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UND student totals down

GRAND FORKS, N.D.

Graphic: Enrollment trend

GRAND FORKS, N.D. - The University of North Dakota's enrollment has been on a steady decline since peaking at slightly more than 13,000 students in 2004.

School officials have tied the enrollment decline to increased admissions requirements instituted in 2005, large graduating classes and troubles in the national airline industry that have trickled down to the school's hallmark aviation programs.

But a Herald analysis of UND enrollment for the past nine years suggests one major culprit may be North Dakota State University.

NDSU, traditionally the state's second-largest school, has greatly increased its share of the state's dwindling pool of new high school graduates.

NDSU saw only slightly smaller growth than UND leading up to UND's 2004 enrollment apex and, in contrast to UND's decline, has continued to grow steadily in the past three years.

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This fall, NDSU enrolled only 32 fewer students than UND, as close as it has ever come to being the state's enrollment leader, and the school looks poised to overtake UND next year.

NDSU topped UND in in-state enrollment for the third time this year.

Despite UND's increased focus on attracting out-of-state students from strategic states that are distant from the northern Great Plains, NDSU nearly matched UND's out-of-state enrollment this year, drawing only 53 fewer non-North Dakota students.

Looking only at the roughly 50 percent of each school's students that come from North Dakota, NDSU has consolidated its reach across the state's 53 counties and nearly all of its population hubs.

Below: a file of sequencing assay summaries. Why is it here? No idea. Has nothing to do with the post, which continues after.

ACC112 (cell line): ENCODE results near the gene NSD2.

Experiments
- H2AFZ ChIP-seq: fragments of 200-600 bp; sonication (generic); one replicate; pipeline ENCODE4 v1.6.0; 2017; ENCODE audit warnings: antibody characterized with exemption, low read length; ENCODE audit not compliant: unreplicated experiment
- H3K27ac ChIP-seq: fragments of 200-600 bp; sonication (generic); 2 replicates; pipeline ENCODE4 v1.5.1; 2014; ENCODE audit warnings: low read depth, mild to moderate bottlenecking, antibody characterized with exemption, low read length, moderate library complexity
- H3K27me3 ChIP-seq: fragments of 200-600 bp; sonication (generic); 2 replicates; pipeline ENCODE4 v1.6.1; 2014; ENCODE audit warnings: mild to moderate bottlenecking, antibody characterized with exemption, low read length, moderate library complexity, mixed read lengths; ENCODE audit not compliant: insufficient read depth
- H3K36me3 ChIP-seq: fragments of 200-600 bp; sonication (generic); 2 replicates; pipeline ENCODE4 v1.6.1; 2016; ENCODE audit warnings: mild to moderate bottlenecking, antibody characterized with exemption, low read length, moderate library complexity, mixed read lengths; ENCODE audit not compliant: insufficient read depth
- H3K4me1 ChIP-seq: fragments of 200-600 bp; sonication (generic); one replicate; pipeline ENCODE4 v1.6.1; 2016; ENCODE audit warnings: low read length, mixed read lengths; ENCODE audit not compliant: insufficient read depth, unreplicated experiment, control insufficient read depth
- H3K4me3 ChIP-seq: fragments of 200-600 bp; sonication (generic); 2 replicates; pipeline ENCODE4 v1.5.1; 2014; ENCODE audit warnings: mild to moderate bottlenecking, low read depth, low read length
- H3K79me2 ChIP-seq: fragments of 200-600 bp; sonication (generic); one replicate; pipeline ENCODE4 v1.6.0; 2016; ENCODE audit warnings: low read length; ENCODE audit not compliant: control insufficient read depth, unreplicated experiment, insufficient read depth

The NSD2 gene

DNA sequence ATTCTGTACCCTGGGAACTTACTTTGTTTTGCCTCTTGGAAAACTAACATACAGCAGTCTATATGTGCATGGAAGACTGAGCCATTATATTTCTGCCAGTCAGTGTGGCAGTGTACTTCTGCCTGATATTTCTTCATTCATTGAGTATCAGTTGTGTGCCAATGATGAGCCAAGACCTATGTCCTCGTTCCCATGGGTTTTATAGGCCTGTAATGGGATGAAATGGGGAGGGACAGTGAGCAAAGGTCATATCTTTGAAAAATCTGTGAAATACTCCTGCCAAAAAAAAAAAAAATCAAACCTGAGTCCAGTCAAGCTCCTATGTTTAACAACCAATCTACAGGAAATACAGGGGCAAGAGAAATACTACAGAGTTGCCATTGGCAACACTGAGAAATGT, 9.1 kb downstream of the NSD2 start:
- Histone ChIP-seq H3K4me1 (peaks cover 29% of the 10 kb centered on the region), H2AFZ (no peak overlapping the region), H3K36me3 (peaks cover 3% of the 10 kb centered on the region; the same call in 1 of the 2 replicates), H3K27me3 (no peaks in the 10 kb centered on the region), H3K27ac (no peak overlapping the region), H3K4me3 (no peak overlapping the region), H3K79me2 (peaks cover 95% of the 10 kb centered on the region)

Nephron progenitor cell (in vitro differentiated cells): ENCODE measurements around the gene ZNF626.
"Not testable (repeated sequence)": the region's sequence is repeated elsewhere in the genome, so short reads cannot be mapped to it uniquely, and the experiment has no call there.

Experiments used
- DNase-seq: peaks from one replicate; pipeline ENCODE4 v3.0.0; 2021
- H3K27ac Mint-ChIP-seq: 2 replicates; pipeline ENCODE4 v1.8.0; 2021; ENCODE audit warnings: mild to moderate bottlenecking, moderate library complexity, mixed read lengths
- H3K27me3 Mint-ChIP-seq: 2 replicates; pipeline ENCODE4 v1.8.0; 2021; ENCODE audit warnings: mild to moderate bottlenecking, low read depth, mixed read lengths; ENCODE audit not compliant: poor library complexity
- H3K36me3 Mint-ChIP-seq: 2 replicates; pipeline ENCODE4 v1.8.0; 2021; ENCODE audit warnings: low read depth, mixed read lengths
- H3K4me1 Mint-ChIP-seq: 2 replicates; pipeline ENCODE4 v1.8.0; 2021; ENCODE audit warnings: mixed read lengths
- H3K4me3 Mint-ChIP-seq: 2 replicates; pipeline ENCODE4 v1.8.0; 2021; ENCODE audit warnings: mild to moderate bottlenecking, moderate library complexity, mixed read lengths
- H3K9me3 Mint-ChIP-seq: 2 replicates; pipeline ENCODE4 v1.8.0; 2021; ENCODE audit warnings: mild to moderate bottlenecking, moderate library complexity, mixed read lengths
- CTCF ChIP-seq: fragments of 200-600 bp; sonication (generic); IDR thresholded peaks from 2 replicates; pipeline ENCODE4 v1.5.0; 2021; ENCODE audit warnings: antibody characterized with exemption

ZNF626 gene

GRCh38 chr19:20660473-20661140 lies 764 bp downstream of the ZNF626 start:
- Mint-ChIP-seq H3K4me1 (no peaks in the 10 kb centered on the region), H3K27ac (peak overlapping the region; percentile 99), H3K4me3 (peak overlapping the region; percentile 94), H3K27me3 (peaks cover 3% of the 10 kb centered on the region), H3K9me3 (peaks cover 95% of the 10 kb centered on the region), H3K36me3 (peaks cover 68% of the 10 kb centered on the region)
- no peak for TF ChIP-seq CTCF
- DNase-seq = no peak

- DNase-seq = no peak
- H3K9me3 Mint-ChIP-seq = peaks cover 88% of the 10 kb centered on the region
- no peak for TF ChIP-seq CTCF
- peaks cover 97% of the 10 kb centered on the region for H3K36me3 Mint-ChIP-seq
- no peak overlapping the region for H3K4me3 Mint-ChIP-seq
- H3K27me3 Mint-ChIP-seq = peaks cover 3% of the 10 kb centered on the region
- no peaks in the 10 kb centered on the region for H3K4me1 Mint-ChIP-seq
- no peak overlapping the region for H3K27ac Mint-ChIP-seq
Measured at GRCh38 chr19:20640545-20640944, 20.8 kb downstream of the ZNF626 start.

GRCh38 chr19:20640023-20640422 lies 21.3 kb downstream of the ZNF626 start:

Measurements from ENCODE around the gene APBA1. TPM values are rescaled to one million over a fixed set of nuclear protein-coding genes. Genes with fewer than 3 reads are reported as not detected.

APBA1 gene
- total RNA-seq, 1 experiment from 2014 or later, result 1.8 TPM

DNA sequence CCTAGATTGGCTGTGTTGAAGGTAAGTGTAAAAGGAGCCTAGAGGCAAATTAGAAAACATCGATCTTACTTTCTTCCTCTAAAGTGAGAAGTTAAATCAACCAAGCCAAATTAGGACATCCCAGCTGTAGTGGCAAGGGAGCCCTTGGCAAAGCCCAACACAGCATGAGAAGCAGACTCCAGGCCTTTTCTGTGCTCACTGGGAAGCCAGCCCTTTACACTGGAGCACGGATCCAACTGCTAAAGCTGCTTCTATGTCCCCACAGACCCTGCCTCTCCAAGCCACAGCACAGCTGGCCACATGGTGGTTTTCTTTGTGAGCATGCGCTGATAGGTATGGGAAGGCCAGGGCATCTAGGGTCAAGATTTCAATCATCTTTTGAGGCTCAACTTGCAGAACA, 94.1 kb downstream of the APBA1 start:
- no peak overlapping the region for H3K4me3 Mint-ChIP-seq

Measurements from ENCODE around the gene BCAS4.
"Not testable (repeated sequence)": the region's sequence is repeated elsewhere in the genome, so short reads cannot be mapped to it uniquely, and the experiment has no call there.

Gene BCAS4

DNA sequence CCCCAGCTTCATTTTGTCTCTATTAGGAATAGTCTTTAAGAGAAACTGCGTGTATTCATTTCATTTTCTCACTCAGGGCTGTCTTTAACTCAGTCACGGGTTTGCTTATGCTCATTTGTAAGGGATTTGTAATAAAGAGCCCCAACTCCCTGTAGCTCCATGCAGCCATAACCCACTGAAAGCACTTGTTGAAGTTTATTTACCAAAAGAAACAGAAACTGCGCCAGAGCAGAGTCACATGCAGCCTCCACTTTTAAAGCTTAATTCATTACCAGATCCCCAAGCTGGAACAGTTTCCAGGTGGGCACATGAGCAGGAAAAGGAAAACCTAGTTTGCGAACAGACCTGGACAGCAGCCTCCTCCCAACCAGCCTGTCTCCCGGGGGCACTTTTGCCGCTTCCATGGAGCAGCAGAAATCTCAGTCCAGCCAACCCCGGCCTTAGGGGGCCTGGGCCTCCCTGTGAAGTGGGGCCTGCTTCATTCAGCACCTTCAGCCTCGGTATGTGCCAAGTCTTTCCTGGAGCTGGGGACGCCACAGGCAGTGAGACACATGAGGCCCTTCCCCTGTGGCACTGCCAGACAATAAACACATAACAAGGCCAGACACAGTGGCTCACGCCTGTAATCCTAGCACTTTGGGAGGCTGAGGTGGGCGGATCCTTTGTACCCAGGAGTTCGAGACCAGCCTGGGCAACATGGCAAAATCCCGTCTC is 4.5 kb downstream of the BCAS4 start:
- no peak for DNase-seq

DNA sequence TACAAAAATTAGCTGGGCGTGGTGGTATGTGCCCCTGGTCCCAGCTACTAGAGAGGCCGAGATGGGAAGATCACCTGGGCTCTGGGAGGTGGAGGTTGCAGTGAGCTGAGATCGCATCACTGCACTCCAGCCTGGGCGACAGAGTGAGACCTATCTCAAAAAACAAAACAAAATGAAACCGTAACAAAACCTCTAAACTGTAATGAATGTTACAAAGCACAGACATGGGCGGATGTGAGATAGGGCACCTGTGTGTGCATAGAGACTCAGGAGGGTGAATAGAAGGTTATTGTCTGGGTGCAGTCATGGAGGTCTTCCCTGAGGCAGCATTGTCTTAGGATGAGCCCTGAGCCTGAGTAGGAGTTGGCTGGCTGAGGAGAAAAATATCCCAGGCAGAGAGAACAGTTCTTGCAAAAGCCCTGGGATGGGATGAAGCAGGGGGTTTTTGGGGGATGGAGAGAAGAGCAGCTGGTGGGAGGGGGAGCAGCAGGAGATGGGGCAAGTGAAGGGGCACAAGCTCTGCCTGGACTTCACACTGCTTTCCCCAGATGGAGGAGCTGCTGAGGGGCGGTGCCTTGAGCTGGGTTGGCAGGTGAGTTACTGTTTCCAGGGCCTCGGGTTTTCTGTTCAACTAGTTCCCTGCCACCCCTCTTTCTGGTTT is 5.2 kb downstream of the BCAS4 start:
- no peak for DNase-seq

In 2007, NDSU enrolled more students than UND in 33 of the state's 53 counties. UND enrolled more students than NDSU in 17 counties. The two schools tied in three counties.

Between 1998 and 2007, NDSU showed a greater enrollment gain (or smaller drop) than UND in 38 North Dakota counties, or about 72 percent.

Out of 10 selected high-population North Dakota counties, NDSU saw enrollment growth in all but one between 1998 and 2007, while UND saw growth in only six. During that same time period, NDSU's growth outpaced UND's in all but two of those counties.

Officials at both schools said they do not view in-state enrollment as competition.

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"We have some very loyal alumni, and some will insist that we must be higher than other schools even if it's only by one student," said Bob Boyd UND vice president of student and outreach services. "We appreciate that. But comparisons of that nature tell us very little other than that one number is bigger than the other."

Prakash Mathew, NDSU's vice president for student affairs, tied his school's rapid enrollment growth to greater visibility after the school's move to Division I athletics, a raft of new programs and a spirit of growth that pervades the university.

The Grand Forks Herald and The Forum are both owned by Forum Communications Co.

UND student totals down By Joseph Marks 20071120

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